Shirley Temple, the child mega-star of Hollywood during the 30’s and 40’s, has passed away.
Shirley Temple became Hollywood’s first child star at age 5, in the film Bright Eyes, in 1934. She would snag an Academy Awards in 1935 for her “Contribution to motion pictures in 1934”, one of the youngest ever recipients. Bright Eyes would see her perform perhaps her most well known song, “The Good Ship Lollypop”, and it would catapault her to superstar status. Following Bright Eyes, Temple appeared in a large number of films every year – her contract with 20th Century Fox stipulated 4 releases per year – and the studio had a dedicated team of writers and production staff crafting films for her to appear in, films which would highlight her particular talents. Films included Curly Top, The Littlest Rebel, Dimples, Poor Little Rich Girl, The Little Colonel (noticing a trend for “little” films here?) and Our Little Girl.
Ms Temple was courted by MGM to appear as Dorothy in The Wizard Of Oz, a role which eventually went to Judy Garland, and Temple’s success at Fox began to wane during the late 30’s, into 1940. Her film output in the 40’s was largely hit-and-miss, with a number of her headline features bombing or being critically panned. Her final films include Fort Apache, The Bachelor and the Bobby-Soxer, and Kiss and Tell. While at the height of her career, merchandizing became the key money-spinner for studios who owned her likeness (which sounds creepy), with her face appearing on everything from lunch-boxes to tea towels and almost everything you can imagine. At one stage, Ms Temple was earning more from her merchandizing than she was from her film contracts!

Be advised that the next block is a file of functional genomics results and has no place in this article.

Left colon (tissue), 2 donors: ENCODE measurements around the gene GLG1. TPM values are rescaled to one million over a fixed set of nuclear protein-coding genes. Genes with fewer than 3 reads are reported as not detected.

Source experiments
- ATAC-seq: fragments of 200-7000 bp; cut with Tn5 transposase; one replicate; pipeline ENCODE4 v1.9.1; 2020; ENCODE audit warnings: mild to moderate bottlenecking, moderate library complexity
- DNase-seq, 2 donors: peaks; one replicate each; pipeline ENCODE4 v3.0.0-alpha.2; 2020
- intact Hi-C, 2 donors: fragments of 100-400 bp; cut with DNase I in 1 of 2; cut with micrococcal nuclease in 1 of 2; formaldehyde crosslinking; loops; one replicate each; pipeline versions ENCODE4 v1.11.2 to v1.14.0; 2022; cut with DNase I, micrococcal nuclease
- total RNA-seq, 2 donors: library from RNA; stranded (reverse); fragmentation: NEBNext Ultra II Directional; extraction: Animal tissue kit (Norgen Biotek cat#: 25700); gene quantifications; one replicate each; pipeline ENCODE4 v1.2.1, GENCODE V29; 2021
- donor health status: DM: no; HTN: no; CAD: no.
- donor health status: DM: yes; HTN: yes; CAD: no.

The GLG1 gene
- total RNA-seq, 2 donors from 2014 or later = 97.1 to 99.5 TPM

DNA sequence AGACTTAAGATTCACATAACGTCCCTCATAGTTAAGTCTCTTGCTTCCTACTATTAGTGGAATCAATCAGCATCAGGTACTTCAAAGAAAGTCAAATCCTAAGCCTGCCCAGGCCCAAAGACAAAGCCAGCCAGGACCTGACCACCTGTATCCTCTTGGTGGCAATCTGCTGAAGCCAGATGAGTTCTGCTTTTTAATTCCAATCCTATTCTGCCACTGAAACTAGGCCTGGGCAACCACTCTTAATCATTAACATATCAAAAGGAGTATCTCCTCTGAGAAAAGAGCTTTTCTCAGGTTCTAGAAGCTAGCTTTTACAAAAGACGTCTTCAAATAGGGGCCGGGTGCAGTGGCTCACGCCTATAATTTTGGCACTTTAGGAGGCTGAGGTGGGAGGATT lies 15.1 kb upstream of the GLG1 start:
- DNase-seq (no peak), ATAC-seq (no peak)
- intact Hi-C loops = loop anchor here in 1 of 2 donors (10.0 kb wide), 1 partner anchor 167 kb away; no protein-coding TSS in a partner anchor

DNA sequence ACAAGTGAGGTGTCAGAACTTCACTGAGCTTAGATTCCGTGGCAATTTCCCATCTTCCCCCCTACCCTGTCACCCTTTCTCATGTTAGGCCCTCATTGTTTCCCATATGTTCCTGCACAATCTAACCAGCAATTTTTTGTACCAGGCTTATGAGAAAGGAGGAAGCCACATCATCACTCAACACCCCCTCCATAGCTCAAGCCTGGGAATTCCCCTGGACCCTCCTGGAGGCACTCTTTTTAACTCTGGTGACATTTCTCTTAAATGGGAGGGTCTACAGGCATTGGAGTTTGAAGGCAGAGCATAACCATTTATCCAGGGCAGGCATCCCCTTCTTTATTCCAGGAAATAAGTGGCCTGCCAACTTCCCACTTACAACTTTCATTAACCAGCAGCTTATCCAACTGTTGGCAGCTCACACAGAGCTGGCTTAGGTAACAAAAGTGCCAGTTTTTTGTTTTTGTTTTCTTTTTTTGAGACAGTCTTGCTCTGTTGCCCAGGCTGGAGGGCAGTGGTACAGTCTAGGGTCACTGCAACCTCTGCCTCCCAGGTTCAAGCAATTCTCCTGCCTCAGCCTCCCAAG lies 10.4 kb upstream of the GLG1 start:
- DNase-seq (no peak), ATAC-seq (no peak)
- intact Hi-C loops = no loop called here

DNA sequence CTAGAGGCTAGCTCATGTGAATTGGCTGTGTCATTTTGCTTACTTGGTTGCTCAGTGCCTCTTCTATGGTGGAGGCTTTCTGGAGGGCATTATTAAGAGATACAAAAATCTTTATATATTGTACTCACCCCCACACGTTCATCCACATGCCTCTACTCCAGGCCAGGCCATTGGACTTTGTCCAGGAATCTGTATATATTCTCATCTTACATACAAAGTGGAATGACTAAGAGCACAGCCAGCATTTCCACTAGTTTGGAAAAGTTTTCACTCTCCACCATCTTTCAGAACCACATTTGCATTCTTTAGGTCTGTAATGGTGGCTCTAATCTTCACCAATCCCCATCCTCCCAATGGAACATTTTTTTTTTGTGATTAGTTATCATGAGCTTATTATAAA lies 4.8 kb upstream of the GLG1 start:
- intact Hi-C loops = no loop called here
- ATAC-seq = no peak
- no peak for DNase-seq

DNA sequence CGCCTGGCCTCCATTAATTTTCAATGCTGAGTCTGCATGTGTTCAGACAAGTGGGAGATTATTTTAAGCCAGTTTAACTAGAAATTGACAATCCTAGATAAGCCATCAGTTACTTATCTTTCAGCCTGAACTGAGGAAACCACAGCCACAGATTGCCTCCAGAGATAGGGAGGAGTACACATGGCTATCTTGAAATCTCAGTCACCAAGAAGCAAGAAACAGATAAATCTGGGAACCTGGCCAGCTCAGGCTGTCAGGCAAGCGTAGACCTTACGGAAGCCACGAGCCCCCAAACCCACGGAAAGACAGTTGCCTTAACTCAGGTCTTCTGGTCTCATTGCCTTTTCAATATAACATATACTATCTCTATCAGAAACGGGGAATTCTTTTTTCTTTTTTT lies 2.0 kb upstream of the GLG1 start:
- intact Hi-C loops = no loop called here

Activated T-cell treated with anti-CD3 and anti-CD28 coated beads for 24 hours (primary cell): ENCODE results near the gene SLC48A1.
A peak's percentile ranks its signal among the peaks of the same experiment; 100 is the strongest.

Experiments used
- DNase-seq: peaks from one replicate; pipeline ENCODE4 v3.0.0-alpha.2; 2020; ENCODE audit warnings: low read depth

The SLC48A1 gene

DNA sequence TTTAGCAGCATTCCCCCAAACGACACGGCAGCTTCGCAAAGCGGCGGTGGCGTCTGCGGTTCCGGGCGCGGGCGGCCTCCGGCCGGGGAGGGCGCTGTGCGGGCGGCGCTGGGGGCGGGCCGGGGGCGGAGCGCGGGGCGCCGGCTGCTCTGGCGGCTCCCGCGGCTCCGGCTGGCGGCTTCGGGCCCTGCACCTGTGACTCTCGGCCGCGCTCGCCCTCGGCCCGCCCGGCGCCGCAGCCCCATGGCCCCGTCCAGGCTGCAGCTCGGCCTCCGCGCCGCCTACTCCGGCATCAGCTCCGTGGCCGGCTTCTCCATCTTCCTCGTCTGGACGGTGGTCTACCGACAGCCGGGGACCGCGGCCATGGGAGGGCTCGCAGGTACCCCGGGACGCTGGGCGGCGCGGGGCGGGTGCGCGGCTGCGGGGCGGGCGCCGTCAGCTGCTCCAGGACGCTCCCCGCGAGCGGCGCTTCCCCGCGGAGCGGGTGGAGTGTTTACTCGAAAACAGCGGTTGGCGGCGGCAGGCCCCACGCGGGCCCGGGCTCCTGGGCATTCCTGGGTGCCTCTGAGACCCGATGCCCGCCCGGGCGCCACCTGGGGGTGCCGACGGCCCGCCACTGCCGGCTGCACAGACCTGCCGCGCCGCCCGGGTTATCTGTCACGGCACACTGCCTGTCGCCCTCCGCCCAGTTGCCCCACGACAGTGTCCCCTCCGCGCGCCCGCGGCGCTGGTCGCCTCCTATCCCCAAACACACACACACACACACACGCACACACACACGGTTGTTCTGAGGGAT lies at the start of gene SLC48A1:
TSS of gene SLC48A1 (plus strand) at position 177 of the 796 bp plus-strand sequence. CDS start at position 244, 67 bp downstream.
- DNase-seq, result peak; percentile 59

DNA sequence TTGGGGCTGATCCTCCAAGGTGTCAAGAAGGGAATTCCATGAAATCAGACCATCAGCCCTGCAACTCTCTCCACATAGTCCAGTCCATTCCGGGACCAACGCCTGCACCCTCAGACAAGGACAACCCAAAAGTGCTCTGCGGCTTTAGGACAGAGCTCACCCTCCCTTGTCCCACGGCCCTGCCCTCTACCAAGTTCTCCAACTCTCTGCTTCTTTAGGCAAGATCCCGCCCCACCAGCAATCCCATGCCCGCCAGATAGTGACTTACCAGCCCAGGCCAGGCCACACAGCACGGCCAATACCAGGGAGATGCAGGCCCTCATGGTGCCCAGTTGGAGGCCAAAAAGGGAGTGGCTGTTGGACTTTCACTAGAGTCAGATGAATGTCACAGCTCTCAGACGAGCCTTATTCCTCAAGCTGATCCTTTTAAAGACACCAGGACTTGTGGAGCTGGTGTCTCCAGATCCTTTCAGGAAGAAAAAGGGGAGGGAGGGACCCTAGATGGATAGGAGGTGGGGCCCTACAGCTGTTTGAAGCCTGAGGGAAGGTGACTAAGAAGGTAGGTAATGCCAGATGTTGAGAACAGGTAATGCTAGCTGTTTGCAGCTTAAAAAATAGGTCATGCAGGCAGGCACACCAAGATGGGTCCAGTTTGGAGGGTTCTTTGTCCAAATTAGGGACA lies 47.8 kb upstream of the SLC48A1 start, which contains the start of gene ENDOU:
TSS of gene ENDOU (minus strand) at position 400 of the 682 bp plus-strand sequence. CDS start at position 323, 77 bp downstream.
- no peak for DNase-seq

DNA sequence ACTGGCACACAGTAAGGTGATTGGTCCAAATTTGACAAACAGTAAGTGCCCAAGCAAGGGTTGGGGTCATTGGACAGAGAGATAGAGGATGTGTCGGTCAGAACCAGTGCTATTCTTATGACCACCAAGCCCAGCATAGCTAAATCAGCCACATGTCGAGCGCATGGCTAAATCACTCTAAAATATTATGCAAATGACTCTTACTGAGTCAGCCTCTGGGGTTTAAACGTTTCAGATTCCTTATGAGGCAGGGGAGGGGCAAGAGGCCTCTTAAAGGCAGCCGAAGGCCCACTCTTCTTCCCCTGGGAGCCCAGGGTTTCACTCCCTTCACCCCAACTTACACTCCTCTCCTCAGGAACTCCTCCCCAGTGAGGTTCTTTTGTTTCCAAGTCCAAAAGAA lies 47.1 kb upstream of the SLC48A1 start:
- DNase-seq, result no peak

Ms Temple had retired officially from acting in 1950, although a number of low-key television appearances, and later a career in the public service, kept her in the public eye. Along with her Academy Award, Ms Temple was also the recipient of a SAG Lifetime Achievement Award in 2005, as well as a National Board Of Review Career Achivement Award. Her second marriage, to Charles Alden Black, lasted 54 years before his death in 2002.
Ms Temple passed away on February 10th, aged 85.